Photographer Philippe Halsman, whose credits include more than 100 Life magazine covers, had an avante-garde approach to finding his subjects' souls. Jumping brings us to life.
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You may be familiar with the iconic Philippe Halsman image of Salvador Dali in mid-air with flying cats, disembodied arms, and floating furniture. But did you know that the Latvian-born photographer created an immense portfolio of jumping celebrities and public figures?
At 22, Halsman was sentenced to four years imprisonment after his father died of severe head injuries when the two men were on a hiking trip in the Austrian Alps. The evidence against Halsman was circumstantial, and his imprisonment gained international attention. With the support of family friend Albert Einstein, Halsman was released, but ordered to leave Austria. Halsman relocated to France, fleeing to Marseille when France was invaded during World War II, and eventually making his way to New York.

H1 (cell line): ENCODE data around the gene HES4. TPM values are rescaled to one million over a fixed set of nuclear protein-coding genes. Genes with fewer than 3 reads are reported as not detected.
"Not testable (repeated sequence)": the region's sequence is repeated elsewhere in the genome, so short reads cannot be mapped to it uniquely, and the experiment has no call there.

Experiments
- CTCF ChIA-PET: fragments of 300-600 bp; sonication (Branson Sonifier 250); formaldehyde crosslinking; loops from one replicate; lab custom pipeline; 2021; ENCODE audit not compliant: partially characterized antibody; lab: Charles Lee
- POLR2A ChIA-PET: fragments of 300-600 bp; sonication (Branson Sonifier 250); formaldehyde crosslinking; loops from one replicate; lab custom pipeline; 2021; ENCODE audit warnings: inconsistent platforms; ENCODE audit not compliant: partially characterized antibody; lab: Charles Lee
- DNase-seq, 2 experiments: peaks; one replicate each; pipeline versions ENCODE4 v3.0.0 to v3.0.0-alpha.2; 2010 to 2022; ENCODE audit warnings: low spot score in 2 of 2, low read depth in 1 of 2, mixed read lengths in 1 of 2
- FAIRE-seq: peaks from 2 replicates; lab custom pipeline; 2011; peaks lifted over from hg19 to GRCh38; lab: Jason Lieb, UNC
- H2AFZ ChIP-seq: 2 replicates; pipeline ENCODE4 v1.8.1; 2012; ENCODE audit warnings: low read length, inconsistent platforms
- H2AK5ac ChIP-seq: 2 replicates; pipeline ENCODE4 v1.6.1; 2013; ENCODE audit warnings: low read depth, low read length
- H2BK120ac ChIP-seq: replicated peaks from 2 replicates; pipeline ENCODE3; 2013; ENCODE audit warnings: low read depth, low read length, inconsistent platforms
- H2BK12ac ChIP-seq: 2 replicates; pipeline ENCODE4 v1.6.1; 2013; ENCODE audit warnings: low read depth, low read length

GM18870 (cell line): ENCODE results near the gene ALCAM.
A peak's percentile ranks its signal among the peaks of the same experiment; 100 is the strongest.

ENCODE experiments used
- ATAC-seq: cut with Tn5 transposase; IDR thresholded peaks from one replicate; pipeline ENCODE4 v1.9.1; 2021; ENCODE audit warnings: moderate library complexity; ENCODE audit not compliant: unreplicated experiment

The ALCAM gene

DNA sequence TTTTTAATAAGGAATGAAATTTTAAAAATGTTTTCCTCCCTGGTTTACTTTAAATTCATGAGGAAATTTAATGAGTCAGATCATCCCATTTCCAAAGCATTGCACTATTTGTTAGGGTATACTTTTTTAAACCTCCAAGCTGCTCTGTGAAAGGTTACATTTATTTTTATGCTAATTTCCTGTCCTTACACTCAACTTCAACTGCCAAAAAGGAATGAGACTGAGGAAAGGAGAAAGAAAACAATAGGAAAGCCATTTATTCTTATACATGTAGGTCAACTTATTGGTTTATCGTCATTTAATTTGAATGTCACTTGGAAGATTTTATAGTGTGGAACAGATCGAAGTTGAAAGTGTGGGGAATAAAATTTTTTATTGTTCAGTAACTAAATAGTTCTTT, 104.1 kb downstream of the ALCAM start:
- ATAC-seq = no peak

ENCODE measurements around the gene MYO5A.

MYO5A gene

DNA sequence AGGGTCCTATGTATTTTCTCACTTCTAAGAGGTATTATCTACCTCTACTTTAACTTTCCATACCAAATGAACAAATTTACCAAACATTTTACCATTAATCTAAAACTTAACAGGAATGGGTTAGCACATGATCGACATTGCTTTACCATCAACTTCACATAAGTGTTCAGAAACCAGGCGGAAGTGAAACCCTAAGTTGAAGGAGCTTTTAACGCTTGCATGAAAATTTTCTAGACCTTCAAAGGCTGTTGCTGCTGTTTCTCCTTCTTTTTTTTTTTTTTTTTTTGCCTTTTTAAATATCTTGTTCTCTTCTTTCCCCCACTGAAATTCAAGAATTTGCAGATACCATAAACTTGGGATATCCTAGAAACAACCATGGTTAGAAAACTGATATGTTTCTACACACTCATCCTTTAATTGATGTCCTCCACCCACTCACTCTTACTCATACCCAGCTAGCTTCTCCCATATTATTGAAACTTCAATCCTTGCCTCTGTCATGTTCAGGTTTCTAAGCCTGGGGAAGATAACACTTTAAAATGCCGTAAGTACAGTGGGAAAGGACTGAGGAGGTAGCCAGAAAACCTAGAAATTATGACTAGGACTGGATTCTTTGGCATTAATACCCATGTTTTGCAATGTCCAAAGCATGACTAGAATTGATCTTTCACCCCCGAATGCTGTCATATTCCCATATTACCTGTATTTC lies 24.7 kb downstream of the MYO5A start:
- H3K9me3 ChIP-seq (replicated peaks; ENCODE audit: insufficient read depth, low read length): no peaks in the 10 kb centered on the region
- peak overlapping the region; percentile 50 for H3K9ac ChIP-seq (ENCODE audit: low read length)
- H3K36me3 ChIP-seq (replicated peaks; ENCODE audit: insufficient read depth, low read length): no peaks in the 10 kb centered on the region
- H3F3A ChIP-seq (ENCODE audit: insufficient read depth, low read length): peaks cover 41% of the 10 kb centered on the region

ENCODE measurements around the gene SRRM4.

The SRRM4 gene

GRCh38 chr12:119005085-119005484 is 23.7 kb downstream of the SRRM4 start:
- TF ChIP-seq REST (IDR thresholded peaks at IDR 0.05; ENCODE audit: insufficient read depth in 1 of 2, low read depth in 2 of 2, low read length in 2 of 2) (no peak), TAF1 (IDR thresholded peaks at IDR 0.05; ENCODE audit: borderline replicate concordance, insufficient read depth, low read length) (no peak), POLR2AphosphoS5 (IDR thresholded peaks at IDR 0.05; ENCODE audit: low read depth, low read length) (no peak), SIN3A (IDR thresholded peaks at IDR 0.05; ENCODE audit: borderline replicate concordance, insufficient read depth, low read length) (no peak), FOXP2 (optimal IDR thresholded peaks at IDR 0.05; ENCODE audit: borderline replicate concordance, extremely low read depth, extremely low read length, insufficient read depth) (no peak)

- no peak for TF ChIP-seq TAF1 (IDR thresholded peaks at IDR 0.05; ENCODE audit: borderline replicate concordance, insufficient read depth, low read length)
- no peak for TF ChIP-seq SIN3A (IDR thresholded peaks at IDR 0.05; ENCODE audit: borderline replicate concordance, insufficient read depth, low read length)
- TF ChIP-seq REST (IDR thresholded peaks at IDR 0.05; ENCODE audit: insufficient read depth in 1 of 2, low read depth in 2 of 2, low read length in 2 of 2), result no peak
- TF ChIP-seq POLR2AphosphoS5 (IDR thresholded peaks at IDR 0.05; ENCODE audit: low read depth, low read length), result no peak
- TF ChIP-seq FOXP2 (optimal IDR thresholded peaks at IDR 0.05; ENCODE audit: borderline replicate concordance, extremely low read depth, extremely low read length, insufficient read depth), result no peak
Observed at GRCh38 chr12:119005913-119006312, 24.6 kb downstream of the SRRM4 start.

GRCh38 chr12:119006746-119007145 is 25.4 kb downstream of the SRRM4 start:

During his time in France, Halsman had become a renowned portrait photographer, and in 1942, after moving to New York, was hired by Life magazine. Halsman's work for Life was prolific, garnering him a record 101 cover photos.
When photographing public figures, Halsman would often ask his subjects to jump for a photo at the end of the shoot. Most photographers would shy away from such a bold request of their subjects, but Halsman was a master of persuasion.
Halsman called this photographic technique "Jumpology," stating that "When you ask a person to jump, his attention is mostly directed toward the act of jumping and the mask falls so that the real person appears."
For more jumping shenanigans, be sure to check out Halsman's Jump Book.
Halsman and Marilyn Monroe, 1954
Richard Nixon, 1955
Professor J. Robert Oppenheimer, 1958
Dean Martin and Jerry Lewis, 1951
Jean Seberg and Cat, 1959
Grace Kelly, 1955
Audrey Hepburn, 1955
Duke and Duchess of Windsor, 1956
Dick Clark, 1952
J. Fred Muggs, 1953
A version of this post originally appeared on Mental Floss, an Atlantic partner site.